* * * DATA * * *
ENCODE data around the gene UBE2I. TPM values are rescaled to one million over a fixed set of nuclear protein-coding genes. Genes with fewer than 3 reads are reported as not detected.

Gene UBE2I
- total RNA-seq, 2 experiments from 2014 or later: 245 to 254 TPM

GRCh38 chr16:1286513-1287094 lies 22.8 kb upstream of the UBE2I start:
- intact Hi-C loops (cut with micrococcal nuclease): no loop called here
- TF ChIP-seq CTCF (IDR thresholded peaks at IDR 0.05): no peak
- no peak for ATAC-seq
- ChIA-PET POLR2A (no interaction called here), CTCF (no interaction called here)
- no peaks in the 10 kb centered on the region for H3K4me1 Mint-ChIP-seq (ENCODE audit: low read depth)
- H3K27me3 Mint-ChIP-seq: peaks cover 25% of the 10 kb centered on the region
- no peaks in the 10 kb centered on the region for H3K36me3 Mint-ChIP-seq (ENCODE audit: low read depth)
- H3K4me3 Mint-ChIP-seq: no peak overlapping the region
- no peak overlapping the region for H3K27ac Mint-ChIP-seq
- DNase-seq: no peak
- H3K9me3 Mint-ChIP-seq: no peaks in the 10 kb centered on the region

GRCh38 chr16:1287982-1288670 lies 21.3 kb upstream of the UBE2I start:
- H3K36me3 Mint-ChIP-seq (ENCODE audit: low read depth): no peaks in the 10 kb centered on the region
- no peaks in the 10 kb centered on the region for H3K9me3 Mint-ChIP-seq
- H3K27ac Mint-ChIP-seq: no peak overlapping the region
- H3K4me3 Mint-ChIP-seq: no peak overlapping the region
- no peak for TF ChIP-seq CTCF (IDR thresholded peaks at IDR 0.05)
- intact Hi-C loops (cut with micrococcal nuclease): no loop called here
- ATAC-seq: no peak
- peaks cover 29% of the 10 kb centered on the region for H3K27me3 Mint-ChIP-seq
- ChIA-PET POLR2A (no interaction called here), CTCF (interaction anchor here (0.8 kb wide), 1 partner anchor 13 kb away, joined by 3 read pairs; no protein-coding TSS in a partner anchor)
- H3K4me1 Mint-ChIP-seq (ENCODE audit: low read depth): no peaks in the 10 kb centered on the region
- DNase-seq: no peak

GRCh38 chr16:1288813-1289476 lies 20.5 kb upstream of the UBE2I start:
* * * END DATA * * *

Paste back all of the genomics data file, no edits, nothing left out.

ENCODE data around the gene UBE2I. TPM values are rescaled to one million over a fixed set of nuclear protein-coding genes. Genes with fewer than 3 reads are reported as not detected.

Gene UBE2I
- total RNA-seq, 2 experiments from 2014 or later: 245 to 254 TPM

GRCh38 chr16:1286513-1287094 lies 22.8 kb upstream of the UBE2I start:
- intact Hi-C loops (cut with micrococcal nuclease): no loop called here
- TF ChIP-seq CTCF (IDR thresholded peaks at IDR 0.05): no peak
- no peak for ATAC-seq
- ChIA-PET POLR2A (no interaction called here), CTCF (no interaction called here)
- no peaks in the 10 kb centered on the region for H3K4me1 Mint-ChIP-seq (ENCODE audit: low read depth)
- H3K27me3 Mint-ChIP-seq: peaks cover 25% of the 10 kb centered on the region
- no peaks in the 10 kb centered on the region for H3K36me3 Mint-ChIP-seq (ENCODE audit: low read depth)
- H3K4me3 Mint-ChIP-seq: no peak overlapping the region
- no peak overlapping the region for H3K27ac Mint-ChIP-seq
- DNase-seq: no peak
- H3K9me3 Mint-ChIP-seq: no peaks in the 10 kb centered on the region

GRCh38 chr16:1287982-1288670 lies 21.3 kb upstream of the UBE2I start:
- H3K36me3 Mint-ChIP-seq (ENCODE audit: low read depth): no peaks in the 10 kb centered on the region
- no peaks in the 10 kb centered on the region for H3K9me3 Mint-ChIP-seq
- H3K27ac Mint-ChIP-seq: no peak overlapping the region
- H3K4me3 Mint-ChIP-seq: no peak overlapping the region
- no peak for TF ChIP-seq CTCF (IDR thresholded peaks at IDR 0.05)
- intact Hi-C loops (cut with micrococcal nuclease): no loop called here
- ATAC-seq: no peak
- peaks cover 29% of the 10 kb centered on the region for H3K27me3 Mint-ChIP-seq
- ChIA-PET POLR2A (no interaction called here), CTCF (interaction anchor here (0.8 kb wide), 1 partner anchor 13 kb away, joined by 3 read pairs; no protein-coding TSS in a partner anchor)
- H3K4me1 Mint-ChIP-seq (ENCODE audit: low read depth): no peaks in the 10 kb centered on the region
- DNase-seq: no peak

GRCh38 chr16:1288813-1289476 lies 20.5 kb upstream of the UBE2I start: